A spinal cord stimulator implant is a device that is surgically placed under your skin. Its role is to send mild mild electric currents to your spinal cord that stimulates the nerves in areas with pain. Electrical pulses modify pain signals from reaching the brain.
Types of Spinal Cord Stimulator Implant
- A pulse generator with a battery that creates the electrical pulses.
- A lead wire with a number of electrodes (8-32) that delivers electrical pulses to the spinal cord.
- A hand-held remote control that turns the device on and off and adjusts the settings.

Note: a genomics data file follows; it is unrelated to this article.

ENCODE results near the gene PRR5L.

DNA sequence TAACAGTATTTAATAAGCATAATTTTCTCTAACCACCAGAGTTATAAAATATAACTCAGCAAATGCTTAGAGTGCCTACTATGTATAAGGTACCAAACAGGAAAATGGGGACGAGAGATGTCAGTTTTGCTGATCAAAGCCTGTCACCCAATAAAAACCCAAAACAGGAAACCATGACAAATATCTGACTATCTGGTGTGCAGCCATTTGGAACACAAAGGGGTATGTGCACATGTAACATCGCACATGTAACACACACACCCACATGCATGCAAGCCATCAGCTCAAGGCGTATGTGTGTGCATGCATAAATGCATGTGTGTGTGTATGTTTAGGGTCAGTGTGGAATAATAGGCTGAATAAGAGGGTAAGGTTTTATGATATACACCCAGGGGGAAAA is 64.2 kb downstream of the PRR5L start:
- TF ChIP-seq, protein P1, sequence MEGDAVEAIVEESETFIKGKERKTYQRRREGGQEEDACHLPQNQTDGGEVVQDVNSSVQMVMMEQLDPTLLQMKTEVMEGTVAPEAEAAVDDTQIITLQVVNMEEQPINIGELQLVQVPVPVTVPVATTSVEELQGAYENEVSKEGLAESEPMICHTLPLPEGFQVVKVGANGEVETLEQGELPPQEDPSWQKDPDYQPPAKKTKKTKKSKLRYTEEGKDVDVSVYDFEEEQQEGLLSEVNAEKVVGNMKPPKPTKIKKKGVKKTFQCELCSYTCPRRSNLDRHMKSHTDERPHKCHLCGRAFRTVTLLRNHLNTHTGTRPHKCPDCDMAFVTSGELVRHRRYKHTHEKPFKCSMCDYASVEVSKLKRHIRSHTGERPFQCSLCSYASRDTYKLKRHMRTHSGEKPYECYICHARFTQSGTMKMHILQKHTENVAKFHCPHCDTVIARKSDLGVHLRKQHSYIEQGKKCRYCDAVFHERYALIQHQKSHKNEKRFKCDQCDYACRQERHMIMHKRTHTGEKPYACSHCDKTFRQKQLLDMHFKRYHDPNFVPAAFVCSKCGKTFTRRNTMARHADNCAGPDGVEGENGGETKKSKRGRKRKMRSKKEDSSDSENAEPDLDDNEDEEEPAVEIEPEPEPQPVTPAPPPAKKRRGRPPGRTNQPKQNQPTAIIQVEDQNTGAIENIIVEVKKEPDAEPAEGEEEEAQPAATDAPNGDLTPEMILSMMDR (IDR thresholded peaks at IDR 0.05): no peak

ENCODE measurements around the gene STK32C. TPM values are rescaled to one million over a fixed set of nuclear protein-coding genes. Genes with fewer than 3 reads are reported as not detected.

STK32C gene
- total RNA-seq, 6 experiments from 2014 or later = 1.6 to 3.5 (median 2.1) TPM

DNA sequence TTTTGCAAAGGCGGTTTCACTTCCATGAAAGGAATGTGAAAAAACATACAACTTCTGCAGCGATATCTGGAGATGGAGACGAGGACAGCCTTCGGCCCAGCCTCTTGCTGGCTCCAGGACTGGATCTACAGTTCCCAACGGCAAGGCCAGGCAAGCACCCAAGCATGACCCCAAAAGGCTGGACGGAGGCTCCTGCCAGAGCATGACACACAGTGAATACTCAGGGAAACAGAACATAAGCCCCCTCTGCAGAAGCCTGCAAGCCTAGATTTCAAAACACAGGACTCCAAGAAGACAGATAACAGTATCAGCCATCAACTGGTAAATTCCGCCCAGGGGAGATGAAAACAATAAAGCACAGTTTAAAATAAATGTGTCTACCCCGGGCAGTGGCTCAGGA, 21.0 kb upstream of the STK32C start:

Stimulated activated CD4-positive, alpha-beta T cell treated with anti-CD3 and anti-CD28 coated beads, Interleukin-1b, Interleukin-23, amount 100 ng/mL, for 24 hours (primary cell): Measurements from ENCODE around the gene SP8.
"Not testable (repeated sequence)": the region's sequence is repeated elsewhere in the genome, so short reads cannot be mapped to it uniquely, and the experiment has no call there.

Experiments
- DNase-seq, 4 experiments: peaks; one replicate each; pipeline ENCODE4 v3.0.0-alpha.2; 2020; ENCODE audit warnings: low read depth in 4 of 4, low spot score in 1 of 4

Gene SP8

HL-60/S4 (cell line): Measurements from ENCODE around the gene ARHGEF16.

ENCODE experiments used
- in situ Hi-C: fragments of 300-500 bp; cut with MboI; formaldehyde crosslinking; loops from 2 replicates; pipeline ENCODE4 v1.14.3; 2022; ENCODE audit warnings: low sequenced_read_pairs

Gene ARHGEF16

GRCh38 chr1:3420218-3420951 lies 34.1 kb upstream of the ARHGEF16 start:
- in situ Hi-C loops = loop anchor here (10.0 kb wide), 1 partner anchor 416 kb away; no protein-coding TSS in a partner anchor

What Happens During Surgery?
During surgery, you will be given light anesthesia. The electrode leads will then be inserted with the help of Fluoroscopy and the leads will be positioned and placed in the epidural space above the spinal cord. After the lead electrodes are positioned correctly, the wire is passed under the skin from the spine to the buttock where the generator will be implanted. The lead wire will be attached to the pulse generator within the skin pocket.
What happens after surgery?
Blood pressure, heart rate, and respiration will be monitored, and your pain will be addressed. Patients are discharged the same day except for special cases. The pulse generator will be programmed before you leave and further instructions will be given to you before you leave.